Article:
The Basilica is right beside the Place D'Armes square with a statue of Sieur Maisonneuve in the Centre. Here you are right in the heart of the Old City with its cobblestone streets, and surrounded by the old buildings of the City.

Also look for the Notre-Dame de Bon Secours Chapel at Rue 400 Saint-Paul E. It is much smaller but equally impressive.

Rue Saint-Paul is the oldest Street in Montréal and a good street to just wander and look at some of the architecture around you. At 350 Rue Saint-Paul Est. there is the Bonsecours Market, the magnificent building with the dome cupola roof on top. This was built in 1847 as the City Hall, but was only used as the City Hall until 1878. Today it is a place for food, fashion and design. See www.marchbonsecours.qc.ca

The actual City Hall is at 275 Rue Notre Dame E. built between 1872 and 1878. It too is a very impressive building with its entrance and portico balcony above it. You can take tours of this building and also nearby is the Chateau Ramezay built in 1705 at 280 Rue Notre-Dame E. – the Governor's Mansion and now a museum of early Montréal life. The Tourist Office is located at 174 Rue Notre-Dame Est.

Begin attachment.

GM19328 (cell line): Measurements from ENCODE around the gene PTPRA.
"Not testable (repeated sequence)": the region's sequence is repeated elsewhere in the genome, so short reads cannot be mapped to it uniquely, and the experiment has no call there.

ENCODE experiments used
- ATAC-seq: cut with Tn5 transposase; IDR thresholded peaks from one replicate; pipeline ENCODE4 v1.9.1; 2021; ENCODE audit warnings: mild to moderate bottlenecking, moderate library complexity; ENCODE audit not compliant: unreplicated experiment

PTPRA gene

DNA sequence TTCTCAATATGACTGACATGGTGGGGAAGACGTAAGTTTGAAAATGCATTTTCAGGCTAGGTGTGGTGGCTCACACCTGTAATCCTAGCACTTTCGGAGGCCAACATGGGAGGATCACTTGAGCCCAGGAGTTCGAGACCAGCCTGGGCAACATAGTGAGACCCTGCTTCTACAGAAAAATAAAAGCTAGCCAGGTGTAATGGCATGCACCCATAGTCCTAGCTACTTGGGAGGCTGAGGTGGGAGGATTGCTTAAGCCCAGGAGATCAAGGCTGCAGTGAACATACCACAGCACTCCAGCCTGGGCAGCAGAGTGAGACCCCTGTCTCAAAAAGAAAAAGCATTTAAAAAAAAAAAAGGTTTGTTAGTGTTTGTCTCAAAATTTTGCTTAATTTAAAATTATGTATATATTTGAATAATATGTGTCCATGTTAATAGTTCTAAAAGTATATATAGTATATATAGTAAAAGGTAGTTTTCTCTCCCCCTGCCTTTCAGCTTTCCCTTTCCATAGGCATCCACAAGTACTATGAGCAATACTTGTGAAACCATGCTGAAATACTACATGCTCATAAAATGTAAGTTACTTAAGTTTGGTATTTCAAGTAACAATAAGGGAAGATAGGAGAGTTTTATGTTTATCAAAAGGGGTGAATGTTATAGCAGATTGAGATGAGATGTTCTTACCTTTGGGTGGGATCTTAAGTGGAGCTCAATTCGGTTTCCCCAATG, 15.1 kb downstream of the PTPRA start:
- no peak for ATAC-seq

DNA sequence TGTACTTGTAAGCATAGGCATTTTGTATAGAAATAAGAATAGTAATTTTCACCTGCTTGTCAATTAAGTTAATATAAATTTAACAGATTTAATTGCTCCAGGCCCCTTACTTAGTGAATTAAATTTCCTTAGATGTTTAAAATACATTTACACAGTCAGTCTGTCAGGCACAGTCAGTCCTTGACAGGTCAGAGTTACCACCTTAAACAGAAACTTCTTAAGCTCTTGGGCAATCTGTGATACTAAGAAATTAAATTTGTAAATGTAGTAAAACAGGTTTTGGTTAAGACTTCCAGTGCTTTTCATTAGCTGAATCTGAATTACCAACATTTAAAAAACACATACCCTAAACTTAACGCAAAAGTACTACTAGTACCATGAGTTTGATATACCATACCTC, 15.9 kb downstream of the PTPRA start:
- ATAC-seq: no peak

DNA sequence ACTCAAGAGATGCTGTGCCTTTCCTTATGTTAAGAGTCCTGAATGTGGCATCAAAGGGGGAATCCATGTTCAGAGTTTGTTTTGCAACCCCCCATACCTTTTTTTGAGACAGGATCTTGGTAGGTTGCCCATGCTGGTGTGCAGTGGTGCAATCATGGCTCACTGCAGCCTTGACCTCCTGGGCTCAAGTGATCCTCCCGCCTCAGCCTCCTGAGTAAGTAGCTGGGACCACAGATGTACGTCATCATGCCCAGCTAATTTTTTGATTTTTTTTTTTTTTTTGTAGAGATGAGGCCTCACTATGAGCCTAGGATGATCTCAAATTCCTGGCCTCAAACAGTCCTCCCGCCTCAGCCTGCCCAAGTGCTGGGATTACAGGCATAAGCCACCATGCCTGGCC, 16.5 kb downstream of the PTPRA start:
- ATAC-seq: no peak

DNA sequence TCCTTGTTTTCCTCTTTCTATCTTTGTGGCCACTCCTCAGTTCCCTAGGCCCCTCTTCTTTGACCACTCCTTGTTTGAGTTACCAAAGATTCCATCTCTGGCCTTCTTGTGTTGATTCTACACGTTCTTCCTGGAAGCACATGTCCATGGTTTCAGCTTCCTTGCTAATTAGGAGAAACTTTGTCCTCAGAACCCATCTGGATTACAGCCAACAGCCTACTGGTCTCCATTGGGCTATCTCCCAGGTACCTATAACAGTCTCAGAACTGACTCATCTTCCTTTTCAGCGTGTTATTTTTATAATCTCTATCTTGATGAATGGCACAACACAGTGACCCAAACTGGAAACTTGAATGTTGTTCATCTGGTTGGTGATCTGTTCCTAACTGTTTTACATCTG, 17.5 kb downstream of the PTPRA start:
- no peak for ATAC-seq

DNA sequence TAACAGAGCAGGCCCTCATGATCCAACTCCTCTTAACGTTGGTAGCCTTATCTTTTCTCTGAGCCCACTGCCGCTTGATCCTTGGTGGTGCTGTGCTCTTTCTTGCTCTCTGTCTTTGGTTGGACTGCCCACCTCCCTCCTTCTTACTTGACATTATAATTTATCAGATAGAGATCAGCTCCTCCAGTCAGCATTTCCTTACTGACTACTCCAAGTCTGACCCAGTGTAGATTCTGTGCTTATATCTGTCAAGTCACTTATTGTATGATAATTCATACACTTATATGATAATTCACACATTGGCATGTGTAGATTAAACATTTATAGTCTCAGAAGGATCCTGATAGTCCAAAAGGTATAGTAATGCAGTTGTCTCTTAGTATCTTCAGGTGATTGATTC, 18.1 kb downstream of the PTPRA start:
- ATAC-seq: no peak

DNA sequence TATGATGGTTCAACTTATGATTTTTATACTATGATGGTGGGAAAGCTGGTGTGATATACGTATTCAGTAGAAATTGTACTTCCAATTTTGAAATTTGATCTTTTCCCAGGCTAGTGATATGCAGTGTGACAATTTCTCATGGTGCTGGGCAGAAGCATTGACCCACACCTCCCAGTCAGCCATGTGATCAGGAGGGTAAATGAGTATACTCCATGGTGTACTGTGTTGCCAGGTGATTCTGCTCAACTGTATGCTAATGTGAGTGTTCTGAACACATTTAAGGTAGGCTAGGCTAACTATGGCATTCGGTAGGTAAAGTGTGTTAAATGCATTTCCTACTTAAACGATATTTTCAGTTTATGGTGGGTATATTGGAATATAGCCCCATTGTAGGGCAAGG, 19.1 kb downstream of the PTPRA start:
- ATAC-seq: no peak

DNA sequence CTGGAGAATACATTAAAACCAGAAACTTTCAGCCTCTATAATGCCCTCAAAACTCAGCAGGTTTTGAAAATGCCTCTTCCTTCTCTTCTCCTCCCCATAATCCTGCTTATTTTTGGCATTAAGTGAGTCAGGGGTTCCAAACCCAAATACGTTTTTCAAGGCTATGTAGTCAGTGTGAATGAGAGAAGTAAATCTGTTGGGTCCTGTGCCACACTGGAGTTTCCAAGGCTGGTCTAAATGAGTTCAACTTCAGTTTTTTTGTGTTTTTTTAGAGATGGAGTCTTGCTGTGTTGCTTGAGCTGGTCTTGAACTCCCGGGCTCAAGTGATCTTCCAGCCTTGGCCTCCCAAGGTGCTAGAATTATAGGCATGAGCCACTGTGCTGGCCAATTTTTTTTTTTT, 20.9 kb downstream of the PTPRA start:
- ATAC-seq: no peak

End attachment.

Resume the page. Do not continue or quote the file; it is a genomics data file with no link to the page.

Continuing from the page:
Also at 458 Rue Notre-Dame is the Sir George Etienne Cartier National Historic Site, a house museum with furnishing and décor related to the early Montréal life and times.

From the time of the first French settlement in Ville-Marie (Montréal) in 1642, the city grew, but in 1763, 121 years later Britain took control of Canada from the French under the Treaty of Paris, following on from the 7 years of war between the two countries. Under the terms of the 1763 Treaty, signed by France and Britain the French Canadians were allowed to maintain their Catholic religion and their French culture and language.